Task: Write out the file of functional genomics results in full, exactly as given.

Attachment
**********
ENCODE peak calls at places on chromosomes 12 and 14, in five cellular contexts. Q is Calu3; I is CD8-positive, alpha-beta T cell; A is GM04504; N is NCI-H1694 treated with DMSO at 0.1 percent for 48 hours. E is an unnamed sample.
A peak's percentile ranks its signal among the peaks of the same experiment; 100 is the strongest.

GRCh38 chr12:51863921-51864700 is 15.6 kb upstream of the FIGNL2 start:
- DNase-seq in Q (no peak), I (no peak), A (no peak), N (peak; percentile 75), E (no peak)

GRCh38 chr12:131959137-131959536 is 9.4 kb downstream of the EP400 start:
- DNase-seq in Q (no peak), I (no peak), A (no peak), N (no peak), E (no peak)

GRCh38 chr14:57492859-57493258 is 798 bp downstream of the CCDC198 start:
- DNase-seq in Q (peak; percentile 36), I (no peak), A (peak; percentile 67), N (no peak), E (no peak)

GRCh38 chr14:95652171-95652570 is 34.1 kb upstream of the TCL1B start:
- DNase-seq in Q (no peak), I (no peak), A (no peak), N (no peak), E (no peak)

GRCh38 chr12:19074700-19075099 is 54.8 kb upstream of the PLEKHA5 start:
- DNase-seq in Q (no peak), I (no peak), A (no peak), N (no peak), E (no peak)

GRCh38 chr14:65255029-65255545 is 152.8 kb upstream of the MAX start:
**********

ENCODE peak calls at places on chromosomes 12 and 14, in five cellular contexts. Q is Calu3; I is CD8-positive, alpha-beta T cell; A is GM04504; N is NCI-H1694 treated with DMSO at 0.1 percent for 48 hours. E is an unnamed sample.
A peak's percentile ranks its signal among the peaks of the same experiment; 100 is the strongest.

GRCh38 chr12:51863921-51864700 is 15.6 kb upstream of the FIGNL2 start:
- DNase-seq in Q (no peak), I (no peak), A (no peak), N (peak; percentile 75), E (no peak)

GRCh38 chr12:131959137-131959536 is 9.4 kb downstream of the EP400 start:
- DNase-seq in Q (no peak), I (no peak), A (no peak), N (no peak), E (no peak)

GRCh38 chr14:57492859-57493258 is 798 bp downstream of the CCDC198 start:
- DNase-seq in Q (peak; percentile 36), I (no peak), A (peak; percentile 67), N (no peak), E (no peak)

GRCh38 chr14:95652171-95652570 is 34.1 kb upstream of the TCL1B start:
- DNase-seq in Q (no peak), I (no peak), A (no peak), N (no peak), E (no peak)

GRCh38 chr12:19074700-19075099 is 54.8 kb upstream of the PLEKHA5 start:
- DNase-seq in Q (no peak), I (no peak), A (no peak), N (no peak), E (no peak)

GRCh38 chr14:65255029-65255545 is 152.8 kb upstream of the MAX start: